Rat experiments were carried out three times. The first rat experiment was used to detect the neurological deficits and cerebral infarct volume of rats. There were 12 rats per group in the control group and the Sham group and 20 rats per group in the treatment groups (MCAO/R group, NBP group, XY03-EA 25 mg/kg group, XY03-EA 50 mg/kg group, and XY03-EA 100 mg/kg group). The second rat experiment was used to detect the brain energy metabolism, antioxidant capacity, inflammation, and cerebral blood flow. There were 10 rats per group in the control group and Sham group and 14 rats per group in the treatment groups. The third rat experiment was used to detect the mitochondrial membrane potential. There were 8 rats per group in the control group and Sham group and 12 rats per group in the treatment groups.

2.4. Middle Cerebral Artery Occlusion and Reperfusion (MCAO/R) Model

Based on the classic rat MCAO cerebral ischemia model as previously described [26, 27], we made a slight modification to establish the rat MCAO/R model to induce ischemic brain injury. The MCAO silica gel bolted threads (L3600 or L3800, Guangzhou Jialing Biotechnology Co. Ltd) were irradiated with UV for 30min for use. In brief, rats were anesthetized with isoflurane (4% induction and 2% maintenance), fixed in supine position, and disinfected with iodophor. The incision was 4-5 cm long along the midline of the neck. The right common carotid artery (CCA), external carotid artery (ECA), internal carotid artery (ICA), the branch of the superior thyroid artery (ST) issued by ECA, and the occipital artery (OA) from ICA bifurcation were separated. And ST and OA were cut off by an electrocoagulation pen to prevent bleeding. After temporarily clamping the CCA and ICA with the microvascular clips, the distal end of ECA was ligated and a small incision was cut 4 mm away from the bifurcation of CCA. The prepared thread was pushed from the external carotid artery to the internal carotid artery. The threads were pushed gently with the ophthalmic forceps and fixed the bolt position when there was slight resistance, and the insertion depth was about 20 mm. After 2 h of ischemia, reperfusion was achieved by slowly withdrawing out the threads. In the rats of the Sham group, the right common carotid artery area with the same method was exposed without other treatments. The control group did not receive any surgical intervention. After 2 h ischemia and 24 h reperfusion, the rats were euthanized and brain tissues were collected (Figure 3(a)).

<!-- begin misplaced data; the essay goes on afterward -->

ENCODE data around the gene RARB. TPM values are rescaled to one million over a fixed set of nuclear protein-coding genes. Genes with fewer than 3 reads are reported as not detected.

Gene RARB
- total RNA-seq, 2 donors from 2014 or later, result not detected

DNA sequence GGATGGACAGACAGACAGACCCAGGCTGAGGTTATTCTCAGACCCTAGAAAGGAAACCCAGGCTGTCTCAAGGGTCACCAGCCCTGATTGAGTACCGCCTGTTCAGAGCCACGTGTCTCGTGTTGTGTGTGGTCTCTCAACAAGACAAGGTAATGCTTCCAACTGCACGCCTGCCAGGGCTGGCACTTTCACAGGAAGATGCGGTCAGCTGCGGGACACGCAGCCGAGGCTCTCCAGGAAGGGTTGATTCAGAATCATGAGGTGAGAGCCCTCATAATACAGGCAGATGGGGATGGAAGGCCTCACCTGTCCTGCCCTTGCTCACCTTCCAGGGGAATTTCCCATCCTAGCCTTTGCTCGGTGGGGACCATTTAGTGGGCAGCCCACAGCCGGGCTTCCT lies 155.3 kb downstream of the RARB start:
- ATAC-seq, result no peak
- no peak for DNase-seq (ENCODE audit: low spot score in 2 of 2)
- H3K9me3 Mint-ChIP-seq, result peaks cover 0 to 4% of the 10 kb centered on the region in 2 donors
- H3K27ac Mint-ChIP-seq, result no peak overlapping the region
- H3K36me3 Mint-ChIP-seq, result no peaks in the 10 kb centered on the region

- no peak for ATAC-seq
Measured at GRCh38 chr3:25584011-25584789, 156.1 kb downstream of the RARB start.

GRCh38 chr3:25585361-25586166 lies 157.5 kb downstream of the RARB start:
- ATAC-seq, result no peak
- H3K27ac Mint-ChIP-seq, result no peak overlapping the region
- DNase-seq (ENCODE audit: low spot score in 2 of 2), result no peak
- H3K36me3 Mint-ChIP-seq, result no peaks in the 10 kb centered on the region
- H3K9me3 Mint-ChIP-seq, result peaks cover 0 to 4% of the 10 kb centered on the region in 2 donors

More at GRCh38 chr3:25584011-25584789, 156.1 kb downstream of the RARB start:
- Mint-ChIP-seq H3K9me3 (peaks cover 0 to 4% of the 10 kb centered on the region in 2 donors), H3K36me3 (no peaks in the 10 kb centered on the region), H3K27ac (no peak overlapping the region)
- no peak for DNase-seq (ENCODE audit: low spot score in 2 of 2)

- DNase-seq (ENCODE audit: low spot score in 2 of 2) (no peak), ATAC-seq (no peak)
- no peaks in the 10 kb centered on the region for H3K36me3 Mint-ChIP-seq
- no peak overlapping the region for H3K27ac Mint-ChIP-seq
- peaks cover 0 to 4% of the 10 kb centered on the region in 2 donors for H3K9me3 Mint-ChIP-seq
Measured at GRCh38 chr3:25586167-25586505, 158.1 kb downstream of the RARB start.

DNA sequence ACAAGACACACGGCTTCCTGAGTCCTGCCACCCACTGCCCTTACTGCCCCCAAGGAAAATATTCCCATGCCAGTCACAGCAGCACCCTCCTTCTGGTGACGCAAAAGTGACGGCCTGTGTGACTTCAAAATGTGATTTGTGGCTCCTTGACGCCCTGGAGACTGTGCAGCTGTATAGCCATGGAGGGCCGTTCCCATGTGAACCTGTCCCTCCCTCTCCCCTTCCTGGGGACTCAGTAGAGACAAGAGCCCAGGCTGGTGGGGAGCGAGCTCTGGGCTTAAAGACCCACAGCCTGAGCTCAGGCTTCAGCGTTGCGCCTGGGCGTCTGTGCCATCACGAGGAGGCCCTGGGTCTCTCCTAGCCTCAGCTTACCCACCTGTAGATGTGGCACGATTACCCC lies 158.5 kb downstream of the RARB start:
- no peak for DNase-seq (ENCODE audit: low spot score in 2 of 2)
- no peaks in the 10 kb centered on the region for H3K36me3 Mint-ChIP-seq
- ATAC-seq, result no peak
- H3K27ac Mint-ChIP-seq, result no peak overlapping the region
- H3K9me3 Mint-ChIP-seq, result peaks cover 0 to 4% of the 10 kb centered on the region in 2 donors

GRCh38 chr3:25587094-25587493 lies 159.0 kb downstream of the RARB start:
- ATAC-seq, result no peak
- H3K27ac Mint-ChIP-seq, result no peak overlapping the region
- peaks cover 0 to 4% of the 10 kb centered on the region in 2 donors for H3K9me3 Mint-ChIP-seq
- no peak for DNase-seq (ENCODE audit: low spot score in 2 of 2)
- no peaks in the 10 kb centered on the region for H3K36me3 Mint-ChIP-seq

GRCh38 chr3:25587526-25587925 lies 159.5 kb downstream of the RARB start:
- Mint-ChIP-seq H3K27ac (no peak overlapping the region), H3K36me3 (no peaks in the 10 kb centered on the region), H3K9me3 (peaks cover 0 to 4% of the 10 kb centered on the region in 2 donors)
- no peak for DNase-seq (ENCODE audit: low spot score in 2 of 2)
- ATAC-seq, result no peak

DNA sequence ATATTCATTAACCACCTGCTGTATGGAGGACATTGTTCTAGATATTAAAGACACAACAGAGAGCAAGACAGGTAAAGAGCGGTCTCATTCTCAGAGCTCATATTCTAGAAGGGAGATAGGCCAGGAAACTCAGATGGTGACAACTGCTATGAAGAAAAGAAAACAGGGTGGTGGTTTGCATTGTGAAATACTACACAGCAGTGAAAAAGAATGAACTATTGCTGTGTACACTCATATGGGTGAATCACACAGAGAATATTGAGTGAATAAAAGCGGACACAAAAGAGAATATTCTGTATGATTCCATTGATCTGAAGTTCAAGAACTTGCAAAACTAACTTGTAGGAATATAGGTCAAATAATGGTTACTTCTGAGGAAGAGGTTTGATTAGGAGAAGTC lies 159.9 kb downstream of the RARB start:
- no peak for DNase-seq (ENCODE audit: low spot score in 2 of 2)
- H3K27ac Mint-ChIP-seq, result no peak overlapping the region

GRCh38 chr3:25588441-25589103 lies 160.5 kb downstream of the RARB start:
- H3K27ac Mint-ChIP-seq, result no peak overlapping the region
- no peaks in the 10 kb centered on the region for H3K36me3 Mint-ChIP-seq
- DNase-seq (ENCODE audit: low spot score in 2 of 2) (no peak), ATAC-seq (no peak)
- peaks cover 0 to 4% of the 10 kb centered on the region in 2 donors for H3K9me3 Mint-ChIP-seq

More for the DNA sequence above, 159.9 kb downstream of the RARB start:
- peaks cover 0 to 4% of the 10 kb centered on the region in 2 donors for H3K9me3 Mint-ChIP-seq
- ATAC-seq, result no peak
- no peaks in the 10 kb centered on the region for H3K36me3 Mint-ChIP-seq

In this study, a middle cerebral artery occlusion/reperfusion (MCAO/R) model was established by minimally invasive intervention in rhesus monkeys [28]. In brief, rhesus monkeys were fasted for 12 hours before anesthesia. After 0.1 mL/kg intramuscular injection of Shutai 50 (6F13/67TE, Vic Zoletil, France) anesthesia, the monkeys were fixed in the supine position on the operating table. The right groin was prepared routinely. The strongest point of the right femoral artery pulsation was taken as the puncture point, and the 5 F artery sheath (RSA50K10SQ, Terumo, Japan) was inserted. The vascular sheath was placed in the right internal carotid artery, and a 5 F angiography catheter (Envoy, Johnson, USA) was inserted under the guidance of the guide wire to conduct the digital subtraction angiography (DSA). Under the guidance of DSA, the microcatheter (105-5091-150, EV3, USA) was directed to the middle and distal right middle cerebral artery (RMCA) and then, the detachable spring coil (NC-1.5-2-HELIX, EV3, USA) was released, which completely blocked the blood. Observe the development of RMCA. The contrast agent in the microcatheter with a pressure syringe was injected to perform superselective angiography (Allura Xper FD20, Philips, Netherlands). After confirming the RMCA block, the spring ring was placed there, and the blood flow was blocked for 3 hours. Then, the spring coil was withdrawn, and the superselective angiography was performed again to confirm the blood recovery of RMCA. The first dose was given about 2 hours after the completion of surgical modeling (after the animal was fully awake) and then once a day for 20 consecutive days (a total of 21 days). The infarct volume of the brain was measured by the MRI at D1, D3, D7, D14, and D21. The respiratory rate, blood oxygen, and heart rate of animals were monitored by the monitor (BeneView T8, Mindray, China) in real time during operation (Figure 4(c)).

2.5. Assessment of Neurological Deficit Score (NDS)

After cerebral infarction for 24 h, the behavior of experimental rats was evaluated by the Zea Longa neurological function scoring method [29]. The criteria were used as follows: 0 = no neurological deficits, 1 = failure to extend the right forepaw fully, 2 = circling to the right, 3 = paresis to the left, 4 = no spontaneous walking, and 5 = death or loss of consciousness.